Gi­u­lia Ve­loce a go fast day-to-day sedan


It’s very dif­fi­cult to get through an Alfa Romeo Gi­u­lia dis­cus­sion with­out say­ing ‘‘Quadri­foglio’’.

The flag­ship bi-turbo-V6 track­at­tack ma­chine is cer­tainly the car re­spon­si­ble for the Gi­u­lia’s hero-glow. It’s also the model Alfa’s boffins fo­cused on when de­vel­op­ing the new sedan.

But that doesn’t mean the Gi­u­lia Ve­loce is the poor cousin. In­deed, it means you’re get­ting some spe­cialised genes while sav­ing a handy $55,000.

The Ve­loce has a much softer, more lin­ear char­ac­ter than its leery sib­ling. But it’s still very much an en­thu­si­ast ma­chine.

It’s pow­ered by the more grunty of two 2-litre turbo en­gines avail­able for Gi­u­lia in Europe, it has an eight-speed gear­box with enor­mous col­umn (not wheel) mounted shift pad­dles, drive­mode se­lec­tor (sans the Race mode of the you-know-what), ac­tive sus­pen­sion (which can be ad­justed in­de­pen­dently of the drive-mode) and the ‘‘Q2’’ lim­it­ed­slip dif­fer­en­tial.

It says some­thing about this car that a Q2-badge is plas­tered on the bootlid. An ac­tive-dif­fer­en­tial as a model-name? Trans­la­tion: this car can go fast and do big skids.

But Ve­loce can also be a very pleas­ant day-to-day ex­ec­u­tive sedan. It has a de­cent ride, sump­tu­ous leather seats with heat­ing, an ex­cel­lent 10-speaker sound sys­tem and stuff that makes com­mut­ing pain­less, like adap­tive cruise con­trol that works right down to stand­still and back up again.

Gi­u­lia is much-hyped by Alfa as the mar­que’s en­try into proper pre­mium mo­tor­ing – a gen­uine ri­val for the likes of theBMW 3-se­ries and Mercedes-Benz C-class. Qual­ity-wise it’s cer­tainly get­ting there.

There’s an el­e­gant sim­plic­ity about the cabin and most of the stuff you touch is pleas­ingly tac­tile, save some mi­nor is­sues. One’s the gear­lever, which has some sus­pi­ciously rough edges – weird when that’s vir­tu­ally the first thing you touch in a car.

There was also a slightly (and I do mean very slightly) ill-fit­ting piece of trim on the cen­tre-con­sole of our test car, not to men­tion some pretty hard plas­tic in hid­den ar­eas. Would you find the same in a Ger­man car? Prob­a­bly. But given Alfa’s patchy his­tory, peo­ple will tend to look a lit­tle harder in the Gi­u­lia. Un­fair but true.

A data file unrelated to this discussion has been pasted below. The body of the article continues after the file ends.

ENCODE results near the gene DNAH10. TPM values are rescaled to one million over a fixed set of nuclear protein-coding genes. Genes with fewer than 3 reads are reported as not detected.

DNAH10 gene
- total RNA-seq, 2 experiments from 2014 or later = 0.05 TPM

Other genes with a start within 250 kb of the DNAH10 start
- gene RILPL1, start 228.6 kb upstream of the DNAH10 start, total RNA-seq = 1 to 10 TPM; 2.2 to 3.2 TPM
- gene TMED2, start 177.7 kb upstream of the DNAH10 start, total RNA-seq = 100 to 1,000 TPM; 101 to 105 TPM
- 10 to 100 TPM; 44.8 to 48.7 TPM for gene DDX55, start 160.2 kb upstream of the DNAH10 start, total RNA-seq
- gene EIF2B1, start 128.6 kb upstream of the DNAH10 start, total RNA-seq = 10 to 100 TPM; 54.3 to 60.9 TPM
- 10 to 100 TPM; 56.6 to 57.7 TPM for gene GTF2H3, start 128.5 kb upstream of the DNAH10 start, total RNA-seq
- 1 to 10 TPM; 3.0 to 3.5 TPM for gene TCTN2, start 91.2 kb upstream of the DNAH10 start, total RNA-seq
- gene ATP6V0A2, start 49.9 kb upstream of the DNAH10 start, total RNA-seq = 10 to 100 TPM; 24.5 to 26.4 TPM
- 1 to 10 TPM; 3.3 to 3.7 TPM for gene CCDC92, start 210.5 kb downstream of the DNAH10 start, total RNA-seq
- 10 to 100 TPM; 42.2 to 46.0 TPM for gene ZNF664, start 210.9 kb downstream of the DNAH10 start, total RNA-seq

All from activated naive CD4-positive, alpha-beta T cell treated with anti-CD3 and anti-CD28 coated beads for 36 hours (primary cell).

Per­for­mance-wise, the Ve­loce is un­der­stated but im­mensely sat­is­fy­ing. It’s very quick (0-100kmh 5.7 seconds) but also im­pres­sively fluid over a wind­ing road: eight cogs keep­ing the al­ready lin­ear pow­er­plant spin­ning just-so and a rear-drive chas­sis that re­ally feels like a rear-drive chas­sis. Thank you, Q2.

To best get a sense of the Ve­loce’s ap­peal, best look at the four-cylin­der com­pe­ti­tion.

There’s al­most a match for its per­for­mance and han­dling ca­pa­bil­ity in the lighter and very love­lyBMW330i (185kW, 0-100kmh 5.8 seconds), but that costs $89,650. The high-qual­ity Mercedes-Benz C 250 is $86,900, but only de­liv­ers 155kW and 0-100kmh in 6.6 seconds.

Of course an Alfa is not for every­body. To­tally get that.

But as an en­thu­si­ast-fo­cused sedan against highly re­garded Ger­man com­pe­ti­tion, the Ve­loce might even have brag­ging rights over the high-per­for­mance Quadri­foglio.

We could ar­gue all day about the rel­a­tive mer­its of the Q-car against theBMWM3 or MercedesAMGC 63 S. They’re ri­vals but very dif­fer­ent ma­chines in terms of the way they de­liver their crazy per­for­mance and han­dling ca­pa­bil­i­ties.

At Ve­loce level, the Gi­u­lia, 3-se­ries and C-class are all quite close in terms of con­cept and ex­e­cu­tion. And the Gi­u­lia Ve­loce presents an in­cred­i­bly com­pelling case.

Ve­loce still looks the part, de­spite $55k sav­ing over Quadri­foglio. Still goes fast too: 0-100kmh in 5.7 seconds.

Newspapers in English

Newspapers from New Zealand

© PressReader. All rights reserved.